Thank you again!!!

By Jennifer
October 30, 2015 at 7:57 am

I have a question. I applied for, interviewed for a position with a nonprofit organization. I was told they needed to consult their director etc about my employment. A background check was done (it’s clean) and 2 days after the interview I was verbally offered the job on the phone. We set a start date of 2 weeks so I may give notice at my current job, salary was discussed and we had a quite lengthy talk. The next day I received an email that my BA was not in an acceptable field. My BA is in Education. They are telling me my BA needed to be in a Human Services field (isn’t Education!?). This position needed 4 years experience. I have 11. Why interview me?! My education did not change in 2 days. This feels unethical and possibly illegal. Advice?

By What Kind Of Job Am I Qualified For Quiz | Informantion
December 8, 2015 at 5:18 am

[…] Pop Quiz: Can an employer take back a job offer? – … – … as the supply of motivated and qualified job seekers … Nick Corcodilos: Pop Quiz: Can an employer take back a job offer? … 14 am I had a job offer, … […]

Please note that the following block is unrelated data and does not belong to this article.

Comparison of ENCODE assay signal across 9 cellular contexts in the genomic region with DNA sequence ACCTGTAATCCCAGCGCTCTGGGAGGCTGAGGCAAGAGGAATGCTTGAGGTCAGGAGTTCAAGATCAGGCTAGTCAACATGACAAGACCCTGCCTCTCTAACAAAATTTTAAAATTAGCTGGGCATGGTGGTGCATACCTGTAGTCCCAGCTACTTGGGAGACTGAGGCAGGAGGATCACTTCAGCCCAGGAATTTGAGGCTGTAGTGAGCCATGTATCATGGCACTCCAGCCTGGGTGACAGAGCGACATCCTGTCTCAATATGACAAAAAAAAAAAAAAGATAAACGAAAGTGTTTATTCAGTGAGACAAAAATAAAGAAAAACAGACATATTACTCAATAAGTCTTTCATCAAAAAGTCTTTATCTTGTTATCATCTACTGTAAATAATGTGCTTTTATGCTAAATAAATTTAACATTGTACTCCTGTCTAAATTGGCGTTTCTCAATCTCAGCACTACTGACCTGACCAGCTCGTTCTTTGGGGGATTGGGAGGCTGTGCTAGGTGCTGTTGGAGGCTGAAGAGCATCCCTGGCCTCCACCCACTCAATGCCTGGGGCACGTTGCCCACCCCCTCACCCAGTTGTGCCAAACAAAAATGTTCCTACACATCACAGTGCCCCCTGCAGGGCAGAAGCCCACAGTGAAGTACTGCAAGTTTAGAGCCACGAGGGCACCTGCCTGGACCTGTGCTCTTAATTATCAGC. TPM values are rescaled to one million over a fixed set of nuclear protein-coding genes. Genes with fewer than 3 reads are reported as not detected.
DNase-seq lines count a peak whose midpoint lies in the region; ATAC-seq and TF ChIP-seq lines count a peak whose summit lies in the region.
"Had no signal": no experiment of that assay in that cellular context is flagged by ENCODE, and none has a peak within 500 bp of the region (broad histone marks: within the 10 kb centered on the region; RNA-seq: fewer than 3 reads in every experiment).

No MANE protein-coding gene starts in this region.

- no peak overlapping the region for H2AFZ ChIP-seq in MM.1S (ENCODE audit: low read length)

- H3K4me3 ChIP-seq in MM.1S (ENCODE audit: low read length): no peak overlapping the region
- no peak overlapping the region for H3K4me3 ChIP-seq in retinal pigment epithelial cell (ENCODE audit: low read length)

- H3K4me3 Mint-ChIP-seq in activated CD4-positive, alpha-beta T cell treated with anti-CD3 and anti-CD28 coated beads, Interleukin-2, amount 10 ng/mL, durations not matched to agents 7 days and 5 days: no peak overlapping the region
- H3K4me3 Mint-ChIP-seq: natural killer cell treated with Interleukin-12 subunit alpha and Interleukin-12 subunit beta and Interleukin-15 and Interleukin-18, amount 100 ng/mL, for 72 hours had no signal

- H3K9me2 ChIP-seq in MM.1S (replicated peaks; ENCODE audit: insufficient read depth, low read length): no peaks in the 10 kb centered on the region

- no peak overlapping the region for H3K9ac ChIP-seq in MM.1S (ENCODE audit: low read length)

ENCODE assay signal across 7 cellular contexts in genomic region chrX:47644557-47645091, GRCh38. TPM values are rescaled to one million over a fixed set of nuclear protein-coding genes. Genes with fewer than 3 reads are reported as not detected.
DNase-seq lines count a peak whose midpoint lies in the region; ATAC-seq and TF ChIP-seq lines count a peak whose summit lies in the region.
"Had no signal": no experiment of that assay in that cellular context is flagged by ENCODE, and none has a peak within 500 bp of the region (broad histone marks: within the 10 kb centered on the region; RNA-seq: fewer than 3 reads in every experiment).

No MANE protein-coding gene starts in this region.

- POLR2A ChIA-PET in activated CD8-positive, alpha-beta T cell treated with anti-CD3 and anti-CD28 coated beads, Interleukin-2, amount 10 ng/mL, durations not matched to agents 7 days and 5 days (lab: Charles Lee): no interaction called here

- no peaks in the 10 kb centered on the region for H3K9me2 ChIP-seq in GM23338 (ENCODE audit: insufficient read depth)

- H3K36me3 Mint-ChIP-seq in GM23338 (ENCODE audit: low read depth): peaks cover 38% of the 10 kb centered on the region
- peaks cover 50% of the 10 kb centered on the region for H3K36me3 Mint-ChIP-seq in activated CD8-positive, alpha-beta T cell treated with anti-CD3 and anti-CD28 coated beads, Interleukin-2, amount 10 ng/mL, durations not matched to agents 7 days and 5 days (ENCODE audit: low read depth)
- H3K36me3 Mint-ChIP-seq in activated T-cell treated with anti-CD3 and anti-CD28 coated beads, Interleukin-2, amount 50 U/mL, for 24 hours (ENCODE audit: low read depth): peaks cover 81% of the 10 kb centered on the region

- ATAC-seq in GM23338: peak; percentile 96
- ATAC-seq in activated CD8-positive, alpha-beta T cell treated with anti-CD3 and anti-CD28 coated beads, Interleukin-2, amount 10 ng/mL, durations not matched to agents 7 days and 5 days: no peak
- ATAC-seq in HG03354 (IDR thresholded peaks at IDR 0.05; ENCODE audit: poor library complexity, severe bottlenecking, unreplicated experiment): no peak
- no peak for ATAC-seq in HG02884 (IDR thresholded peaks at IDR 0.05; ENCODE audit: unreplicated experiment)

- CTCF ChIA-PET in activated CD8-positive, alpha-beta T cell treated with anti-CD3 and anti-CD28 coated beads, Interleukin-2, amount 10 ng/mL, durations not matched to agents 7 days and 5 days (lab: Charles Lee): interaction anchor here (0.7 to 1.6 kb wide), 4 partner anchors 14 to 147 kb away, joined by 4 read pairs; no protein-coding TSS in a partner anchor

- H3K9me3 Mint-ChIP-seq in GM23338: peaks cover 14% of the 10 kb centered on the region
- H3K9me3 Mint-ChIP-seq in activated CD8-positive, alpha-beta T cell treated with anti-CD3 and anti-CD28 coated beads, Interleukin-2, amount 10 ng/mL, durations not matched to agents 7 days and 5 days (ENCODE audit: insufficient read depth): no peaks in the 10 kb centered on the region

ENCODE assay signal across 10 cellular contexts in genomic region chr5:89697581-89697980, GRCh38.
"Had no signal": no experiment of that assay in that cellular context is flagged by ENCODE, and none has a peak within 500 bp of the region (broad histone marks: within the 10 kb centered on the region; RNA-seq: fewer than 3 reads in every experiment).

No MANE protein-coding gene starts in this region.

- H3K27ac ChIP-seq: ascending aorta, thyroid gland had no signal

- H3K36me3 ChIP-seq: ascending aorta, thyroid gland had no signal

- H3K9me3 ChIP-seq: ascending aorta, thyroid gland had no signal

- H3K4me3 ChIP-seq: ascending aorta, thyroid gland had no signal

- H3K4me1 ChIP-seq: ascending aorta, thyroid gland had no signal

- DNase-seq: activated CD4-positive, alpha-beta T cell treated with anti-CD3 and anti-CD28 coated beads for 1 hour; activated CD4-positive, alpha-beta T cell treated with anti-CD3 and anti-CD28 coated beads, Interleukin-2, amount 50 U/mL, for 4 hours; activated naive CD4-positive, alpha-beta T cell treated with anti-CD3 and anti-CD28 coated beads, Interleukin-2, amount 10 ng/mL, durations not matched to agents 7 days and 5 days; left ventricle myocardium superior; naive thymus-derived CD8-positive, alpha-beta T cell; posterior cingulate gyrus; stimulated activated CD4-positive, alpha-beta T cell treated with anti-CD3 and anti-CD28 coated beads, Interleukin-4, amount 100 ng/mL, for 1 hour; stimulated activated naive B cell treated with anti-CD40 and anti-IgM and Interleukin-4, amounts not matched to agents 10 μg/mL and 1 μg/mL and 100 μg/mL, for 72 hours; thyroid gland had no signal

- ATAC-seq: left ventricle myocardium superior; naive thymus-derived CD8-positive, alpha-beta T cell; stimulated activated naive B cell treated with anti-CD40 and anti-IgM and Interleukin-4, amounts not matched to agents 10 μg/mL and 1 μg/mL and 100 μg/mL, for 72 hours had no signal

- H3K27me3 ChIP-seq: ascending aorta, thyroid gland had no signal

By satya
January 7, 2016 at 11:21 pm

I am very much impressed with the suggestions you have provided to the readers in tackling salary negotiations.

I have a question where I am in a situation:

1. I have been interviewed with a company recently and surprisingly they did reference check, back ground check and offer approval took 3 weeks and i was not informed about the feedback in the whole process and my salary expectation was taken only initial application where i mentioned if atlas they can match my current salary. so finally one day Recruiter suddenly called me and told me he has good news and read the job offer details including base, sign on and some stocks. He asked me how the offer was and I was satisfied with the overall offer and said it looks good even i mentioned that if i get 5K more in my base, i would be more happy but i told him it is fine since the approval process is taking more time.